Equipment Loan FAQs for Small Businesses

Many small business owners think that heavy equipment is only for larger companies. They may shy away from equipment loans because they convince themselves that there’s no way they could afford the purchase or the payments. In a way, these business owners are disqualifying themselves from financing before even trying.

It’s like homeowners talking themselves out of buying a new home because they know their loan application is going to be rejected — before even filling out an application. Another comparison would be people avoiding going to the doctor because they don’t want a negative diagnosis, but without running any tests in the first place. All of those scenarios are crazy.

In reality, purchasing equipment and qualifying for equipment financing are both much easier than you may think. This article shows just how simple the process is and answers other questions you may have about equipment loans. What you learn may surprise you a lot.

What Are the Requirements for Equipment Financing?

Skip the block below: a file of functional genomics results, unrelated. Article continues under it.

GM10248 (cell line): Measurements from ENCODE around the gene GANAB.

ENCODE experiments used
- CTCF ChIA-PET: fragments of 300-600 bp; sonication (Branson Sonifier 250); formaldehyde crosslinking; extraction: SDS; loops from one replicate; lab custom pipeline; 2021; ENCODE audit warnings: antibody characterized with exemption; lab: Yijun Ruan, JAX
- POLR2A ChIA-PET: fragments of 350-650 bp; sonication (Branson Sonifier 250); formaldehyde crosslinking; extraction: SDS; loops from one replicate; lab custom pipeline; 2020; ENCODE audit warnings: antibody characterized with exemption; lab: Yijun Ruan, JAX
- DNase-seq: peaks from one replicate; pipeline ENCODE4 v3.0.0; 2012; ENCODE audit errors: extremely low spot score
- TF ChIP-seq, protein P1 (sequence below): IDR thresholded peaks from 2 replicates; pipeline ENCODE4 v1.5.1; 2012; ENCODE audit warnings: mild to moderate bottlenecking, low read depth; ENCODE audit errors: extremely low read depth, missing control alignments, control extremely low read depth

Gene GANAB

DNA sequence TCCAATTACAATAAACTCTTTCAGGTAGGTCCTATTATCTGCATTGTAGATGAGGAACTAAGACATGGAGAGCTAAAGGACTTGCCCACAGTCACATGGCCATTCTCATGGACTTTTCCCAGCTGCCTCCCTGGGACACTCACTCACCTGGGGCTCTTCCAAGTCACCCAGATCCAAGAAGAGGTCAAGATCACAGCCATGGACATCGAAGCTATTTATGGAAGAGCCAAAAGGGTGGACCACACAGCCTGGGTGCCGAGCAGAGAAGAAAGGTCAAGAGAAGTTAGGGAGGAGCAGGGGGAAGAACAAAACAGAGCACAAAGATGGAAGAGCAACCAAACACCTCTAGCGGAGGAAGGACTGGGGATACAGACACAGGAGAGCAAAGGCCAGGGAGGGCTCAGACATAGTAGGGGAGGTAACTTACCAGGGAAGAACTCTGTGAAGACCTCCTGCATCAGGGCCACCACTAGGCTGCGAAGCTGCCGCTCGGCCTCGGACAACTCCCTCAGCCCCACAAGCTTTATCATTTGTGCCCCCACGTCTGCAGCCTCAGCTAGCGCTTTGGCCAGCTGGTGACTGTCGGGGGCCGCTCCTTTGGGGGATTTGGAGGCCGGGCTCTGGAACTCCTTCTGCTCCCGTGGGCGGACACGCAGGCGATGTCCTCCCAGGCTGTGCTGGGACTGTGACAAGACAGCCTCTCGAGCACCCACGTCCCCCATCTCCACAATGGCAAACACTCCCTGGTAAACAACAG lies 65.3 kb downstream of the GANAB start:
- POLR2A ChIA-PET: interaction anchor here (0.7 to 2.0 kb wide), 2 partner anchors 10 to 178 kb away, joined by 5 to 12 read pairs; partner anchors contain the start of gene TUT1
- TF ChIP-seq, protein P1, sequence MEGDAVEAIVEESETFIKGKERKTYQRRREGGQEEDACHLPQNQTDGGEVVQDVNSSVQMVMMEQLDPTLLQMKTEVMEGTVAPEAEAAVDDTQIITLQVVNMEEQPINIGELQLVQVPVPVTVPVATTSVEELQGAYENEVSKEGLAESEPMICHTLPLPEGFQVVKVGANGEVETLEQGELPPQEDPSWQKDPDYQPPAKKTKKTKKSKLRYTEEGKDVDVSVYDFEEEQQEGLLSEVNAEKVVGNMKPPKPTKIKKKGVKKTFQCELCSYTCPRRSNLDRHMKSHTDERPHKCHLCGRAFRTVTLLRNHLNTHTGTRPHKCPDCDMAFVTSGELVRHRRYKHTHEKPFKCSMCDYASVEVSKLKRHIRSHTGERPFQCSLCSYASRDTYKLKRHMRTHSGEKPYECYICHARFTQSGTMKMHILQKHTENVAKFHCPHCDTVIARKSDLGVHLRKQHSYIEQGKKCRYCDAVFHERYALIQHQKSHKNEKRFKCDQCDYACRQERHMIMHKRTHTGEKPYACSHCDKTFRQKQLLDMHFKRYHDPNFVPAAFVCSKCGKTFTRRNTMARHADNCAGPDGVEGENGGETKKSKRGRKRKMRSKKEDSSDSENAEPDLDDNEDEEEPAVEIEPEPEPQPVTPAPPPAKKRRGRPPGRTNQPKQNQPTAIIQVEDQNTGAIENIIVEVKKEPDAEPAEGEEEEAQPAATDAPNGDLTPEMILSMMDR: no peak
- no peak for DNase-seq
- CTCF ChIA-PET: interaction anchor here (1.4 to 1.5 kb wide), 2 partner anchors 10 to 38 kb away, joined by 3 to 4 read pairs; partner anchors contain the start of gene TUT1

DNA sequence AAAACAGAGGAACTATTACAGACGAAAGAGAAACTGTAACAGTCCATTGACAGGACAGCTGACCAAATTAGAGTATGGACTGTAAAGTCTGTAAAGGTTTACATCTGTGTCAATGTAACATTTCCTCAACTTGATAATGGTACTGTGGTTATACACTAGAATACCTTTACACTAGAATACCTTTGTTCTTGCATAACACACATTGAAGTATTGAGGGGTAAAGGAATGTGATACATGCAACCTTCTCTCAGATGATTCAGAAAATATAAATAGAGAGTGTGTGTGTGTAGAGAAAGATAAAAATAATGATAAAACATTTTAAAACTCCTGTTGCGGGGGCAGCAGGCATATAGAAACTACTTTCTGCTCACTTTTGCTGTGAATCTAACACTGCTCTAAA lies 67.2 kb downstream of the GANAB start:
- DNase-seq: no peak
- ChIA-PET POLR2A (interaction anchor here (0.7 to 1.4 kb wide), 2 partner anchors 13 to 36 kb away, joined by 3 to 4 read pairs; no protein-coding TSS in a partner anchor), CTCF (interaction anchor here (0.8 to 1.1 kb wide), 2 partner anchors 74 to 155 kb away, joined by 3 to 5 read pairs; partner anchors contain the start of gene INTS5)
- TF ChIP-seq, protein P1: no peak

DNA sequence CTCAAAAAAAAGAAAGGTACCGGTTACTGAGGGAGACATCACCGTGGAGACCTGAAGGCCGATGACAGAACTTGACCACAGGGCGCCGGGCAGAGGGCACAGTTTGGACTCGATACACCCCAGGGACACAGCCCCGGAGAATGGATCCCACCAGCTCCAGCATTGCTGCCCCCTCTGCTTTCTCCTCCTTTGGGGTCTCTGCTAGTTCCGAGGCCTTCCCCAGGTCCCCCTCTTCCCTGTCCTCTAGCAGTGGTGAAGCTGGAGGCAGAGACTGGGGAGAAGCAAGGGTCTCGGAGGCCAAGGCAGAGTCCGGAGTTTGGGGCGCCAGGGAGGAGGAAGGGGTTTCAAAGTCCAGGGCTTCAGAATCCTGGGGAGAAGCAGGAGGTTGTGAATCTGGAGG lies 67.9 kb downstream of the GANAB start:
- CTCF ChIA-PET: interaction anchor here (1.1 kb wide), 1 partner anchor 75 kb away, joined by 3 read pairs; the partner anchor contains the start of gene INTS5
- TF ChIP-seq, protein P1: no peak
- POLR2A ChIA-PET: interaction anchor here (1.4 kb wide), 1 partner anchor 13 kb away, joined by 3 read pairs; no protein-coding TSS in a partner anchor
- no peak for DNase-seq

First of all, what type of credit score do small business owners need to qualify for an equipment loan? The shocking answer is that your credit rating isn’t a major factor in approval. In fact, many small businesses have qualified despite bankruptcy issues in the past.

Many equipment financing programs also welcome startups, businesses that haven’t had time to build up a good credit score yet. Compared to traditional loans and mortgages, equipment loans are a breeze to qualify for.

The requirements in terms of business revenue are similarly accessible. You don’t need a huge amount of monthly or annual revenue. Good cash flow is important, but only as far as being able to make your monthly payment.

How Much Money Do You Need for a Down Payment?

What about down payments? The need for down payments varies by lender, type of equipment and size of loan. Some financing options offer 0% down. Others go as high as 20%–30% of the purchase price.  

What makes equipment financing different is that the lender typically works together with your company to make the decision on down payment terms, interest rates and other factors. In other words, you can generally get the down payment that is comfortable for your business operations, not what some loan board thinks is best.

Some business owners prefer a larger down payment because it means smaller monthly payments. On the other hand, startups generally go with the 0% down option and make slightly larger monthly payments. The choice is always yours.


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